North America, United States, California, Yosemite Valley, El Capitan, Nose, Speed Record

Publication Year: 2002.

El Capitan, Nose, speed record. On October 15 Dean Potter and I went sub-four hours on El Cap’s 3,000-foot Nose, cleaving 23 minutes off the record of 4:22, set nearly a decade ago by Peter Croft and Hans Florine. This was our fourth ascent of the route together but our first time climbing it in daylight. We alternately led, in four leader blocks. With me taking the first block and Potter simulclimbing behind, we reached Sickle Ledge in less than 20 minutes. We switched leads for pitch six, above Sickle Ledge, and Potter swung into the Stoveleg Cracks. I lowered out with a 5-millimeter cord, and we simulclimbed through the Stovelegs. We had cut a 140-foot 10-mm rope specifically for the ascent. Potter rope-soloed the Boot, pitch 17, which marked the end of his block, as I simul climbed up the bolts below and waited until he pendulumed across the King Swing, snagging it first try. I then blasted toward Camp IV, short-fixing the rope at the end of the Lynn Hill traverse. Potter lowered out with the 5-mil, jumared the fixed line, popped the knots at the belay, and joined me as I wove my way through Camp IV to the Great Roof. As I jumped onto my trusty cam hooks at the apex of the arching roof, Potter slammed in a nest of camming units and hung tight till the rope was fixed and he could lower out. We simulclimbed through Camp V, using direct aid when necessary, and switched leads at the top of the Glowering Spot, pitch 26. Potter took us to the summit, short-fixing the majority of the upper pitches, with me jumaring maniacally behind. We simulaided out the headwall bolt ladder and tagged the top-out pine tree in 3:59:35. Haggard but grinning we had broken the greatest of the rad-dad, old-school speed records on El Capitan.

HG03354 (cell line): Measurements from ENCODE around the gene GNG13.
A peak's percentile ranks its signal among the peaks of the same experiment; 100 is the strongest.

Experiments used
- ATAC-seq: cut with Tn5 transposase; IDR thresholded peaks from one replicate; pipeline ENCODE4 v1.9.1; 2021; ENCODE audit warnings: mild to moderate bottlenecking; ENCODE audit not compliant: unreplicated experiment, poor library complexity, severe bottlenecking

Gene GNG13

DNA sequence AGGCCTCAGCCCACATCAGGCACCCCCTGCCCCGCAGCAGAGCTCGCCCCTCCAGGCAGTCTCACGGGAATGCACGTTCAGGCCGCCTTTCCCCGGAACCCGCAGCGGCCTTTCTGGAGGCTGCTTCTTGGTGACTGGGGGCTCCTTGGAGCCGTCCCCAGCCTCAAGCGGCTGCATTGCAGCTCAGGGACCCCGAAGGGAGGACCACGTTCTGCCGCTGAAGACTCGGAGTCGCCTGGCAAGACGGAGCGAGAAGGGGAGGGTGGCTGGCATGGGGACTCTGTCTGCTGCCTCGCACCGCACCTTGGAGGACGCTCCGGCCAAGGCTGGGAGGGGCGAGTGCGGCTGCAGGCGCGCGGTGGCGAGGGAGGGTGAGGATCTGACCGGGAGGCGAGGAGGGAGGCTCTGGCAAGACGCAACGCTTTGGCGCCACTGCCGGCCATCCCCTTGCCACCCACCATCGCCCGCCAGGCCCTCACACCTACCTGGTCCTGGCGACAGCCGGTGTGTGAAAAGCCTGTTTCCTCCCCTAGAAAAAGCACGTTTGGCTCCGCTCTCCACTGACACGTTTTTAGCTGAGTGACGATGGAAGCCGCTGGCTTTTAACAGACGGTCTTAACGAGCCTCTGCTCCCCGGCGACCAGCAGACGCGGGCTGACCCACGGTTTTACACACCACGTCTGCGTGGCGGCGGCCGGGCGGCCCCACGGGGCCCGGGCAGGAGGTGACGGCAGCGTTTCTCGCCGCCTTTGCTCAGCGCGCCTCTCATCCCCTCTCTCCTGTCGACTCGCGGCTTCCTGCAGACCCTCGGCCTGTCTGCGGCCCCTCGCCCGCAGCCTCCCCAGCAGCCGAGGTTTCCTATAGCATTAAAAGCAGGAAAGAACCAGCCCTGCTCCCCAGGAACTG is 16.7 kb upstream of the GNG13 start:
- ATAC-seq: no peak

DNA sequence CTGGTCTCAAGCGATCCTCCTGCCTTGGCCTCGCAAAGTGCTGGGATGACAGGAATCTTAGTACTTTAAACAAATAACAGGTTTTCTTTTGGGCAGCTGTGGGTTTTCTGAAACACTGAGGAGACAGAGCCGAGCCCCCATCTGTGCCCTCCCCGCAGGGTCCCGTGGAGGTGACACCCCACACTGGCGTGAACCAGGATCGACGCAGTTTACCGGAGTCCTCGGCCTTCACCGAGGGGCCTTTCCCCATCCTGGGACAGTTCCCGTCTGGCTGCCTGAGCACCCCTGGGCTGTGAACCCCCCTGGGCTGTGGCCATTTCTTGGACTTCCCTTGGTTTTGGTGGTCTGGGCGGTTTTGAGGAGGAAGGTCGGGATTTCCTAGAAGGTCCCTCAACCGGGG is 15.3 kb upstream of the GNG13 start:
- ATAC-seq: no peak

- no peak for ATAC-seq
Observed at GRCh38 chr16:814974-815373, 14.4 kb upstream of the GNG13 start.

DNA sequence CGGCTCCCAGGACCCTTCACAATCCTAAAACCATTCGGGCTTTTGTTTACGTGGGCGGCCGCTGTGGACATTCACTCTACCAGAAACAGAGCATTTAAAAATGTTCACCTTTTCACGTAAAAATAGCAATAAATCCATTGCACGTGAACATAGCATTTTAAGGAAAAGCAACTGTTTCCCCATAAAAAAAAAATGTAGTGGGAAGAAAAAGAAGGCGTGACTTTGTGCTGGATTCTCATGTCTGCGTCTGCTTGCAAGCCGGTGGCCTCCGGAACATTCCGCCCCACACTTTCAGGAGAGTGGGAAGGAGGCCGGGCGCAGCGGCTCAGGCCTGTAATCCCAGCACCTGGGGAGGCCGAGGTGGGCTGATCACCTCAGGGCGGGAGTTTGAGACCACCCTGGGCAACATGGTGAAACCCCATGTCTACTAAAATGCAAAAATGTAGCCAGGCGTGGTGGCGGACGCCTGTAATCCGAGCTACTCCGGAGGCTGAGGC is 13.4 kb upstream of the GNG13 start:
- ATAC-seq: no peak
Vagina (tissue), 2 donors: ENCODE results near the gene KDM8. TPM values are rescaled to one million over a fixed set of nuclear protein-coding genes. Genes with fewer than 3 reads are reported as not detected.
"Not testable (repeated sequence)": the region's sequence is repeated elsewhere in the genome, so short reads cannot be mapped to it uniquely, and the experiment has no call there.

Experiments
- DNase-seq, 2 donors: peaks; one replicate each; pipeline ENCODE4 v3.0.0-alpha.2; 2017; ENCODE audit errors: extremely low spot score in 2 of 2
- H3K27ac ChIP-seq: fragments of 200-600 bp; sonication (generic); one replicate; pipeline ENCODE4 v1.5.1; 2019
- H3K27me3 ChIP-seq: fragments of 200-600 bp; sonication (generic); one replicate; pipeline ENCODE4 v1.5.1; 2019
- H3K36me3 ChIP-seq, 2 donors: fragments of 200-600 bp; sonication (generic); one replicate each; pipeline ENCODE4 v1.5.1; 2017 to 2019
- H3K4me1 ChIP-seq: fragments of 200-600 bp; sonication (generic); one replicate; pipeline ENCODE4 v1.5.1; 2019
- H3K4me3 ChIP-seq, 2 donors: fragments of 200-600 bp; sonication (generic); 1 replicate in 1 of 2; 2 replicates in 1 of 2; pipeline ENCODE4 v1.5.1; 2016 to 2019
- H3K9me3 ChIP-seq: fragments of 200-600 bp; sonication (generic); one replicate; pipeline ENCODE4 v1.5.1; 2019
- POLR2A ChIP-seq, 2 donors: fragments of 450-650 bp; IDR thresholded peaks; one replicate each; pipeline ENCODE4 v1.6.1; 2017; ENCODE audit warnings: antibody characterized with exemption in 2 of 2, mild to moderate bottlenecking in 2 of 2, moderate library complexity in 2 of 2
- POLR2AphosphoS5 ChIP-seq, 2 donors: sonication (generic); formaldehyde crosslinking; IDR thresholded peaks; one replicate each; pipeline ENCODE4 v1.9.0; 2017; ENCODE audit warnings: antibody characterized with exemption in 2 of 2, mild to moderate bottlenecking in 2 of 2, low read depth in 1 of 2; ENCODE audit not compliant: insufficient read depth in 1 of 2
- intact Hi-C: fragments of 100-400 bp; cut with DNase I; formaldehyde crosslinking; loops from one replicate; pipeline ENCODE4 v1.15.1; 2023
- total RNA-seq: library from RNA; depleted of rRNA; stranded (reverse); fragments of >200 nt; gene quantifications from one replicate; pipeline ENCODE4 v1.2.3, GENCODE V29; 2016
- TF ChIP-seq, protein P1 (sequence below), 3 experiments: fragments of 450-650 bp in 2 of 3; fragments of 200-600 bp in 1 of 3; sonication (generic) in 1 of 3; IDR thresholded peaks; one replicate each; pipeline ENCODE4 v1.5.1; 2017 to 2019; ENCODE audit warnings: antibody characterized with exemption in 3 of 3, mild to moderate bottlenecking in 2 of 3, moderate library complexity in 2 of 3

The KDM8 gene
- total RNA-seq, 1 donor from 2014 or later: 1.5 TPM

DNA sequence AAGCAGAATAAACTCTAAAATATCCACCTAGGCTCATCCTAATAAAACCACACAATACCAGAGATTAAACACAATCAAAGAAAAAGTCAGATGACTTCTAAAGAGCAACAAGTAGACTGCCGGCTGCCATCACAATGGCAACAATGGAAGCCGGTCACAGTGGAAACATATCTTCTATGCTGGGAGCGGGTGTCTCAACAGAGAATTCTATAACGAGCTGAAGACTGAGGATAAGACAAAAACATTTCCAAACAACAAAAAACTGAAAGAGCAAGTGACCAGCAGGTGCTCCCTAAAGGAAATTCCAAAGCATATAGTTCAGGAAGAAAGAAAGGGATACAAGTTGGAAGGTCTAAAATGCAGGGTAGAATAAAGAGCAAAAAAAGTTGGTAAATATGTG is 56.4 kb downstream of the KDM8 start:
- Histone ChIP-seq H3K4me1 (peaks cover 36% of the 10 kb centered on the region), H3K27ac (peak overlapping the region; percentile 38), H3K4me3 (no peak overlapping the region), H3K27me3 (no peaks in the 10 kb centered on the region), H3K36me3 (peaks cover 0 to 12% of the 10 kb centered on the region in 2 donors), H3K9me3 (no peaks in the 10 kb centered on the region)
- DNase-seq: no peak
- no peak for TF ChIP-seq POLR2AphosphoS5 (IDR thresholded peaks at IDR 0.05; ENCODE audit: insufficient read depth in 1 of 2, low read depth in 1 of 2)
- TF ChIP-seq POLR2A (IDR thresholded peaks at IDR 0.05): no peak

Two weeks later, on October 28, Hans Florine teamed with Jim Herson and took an additional two minutes off the record, coming in at 3:57:27. Potter and I answered back on November 2 by slashing off another 33 minutes, for the current record of 3:24:04.

Tim O’Neill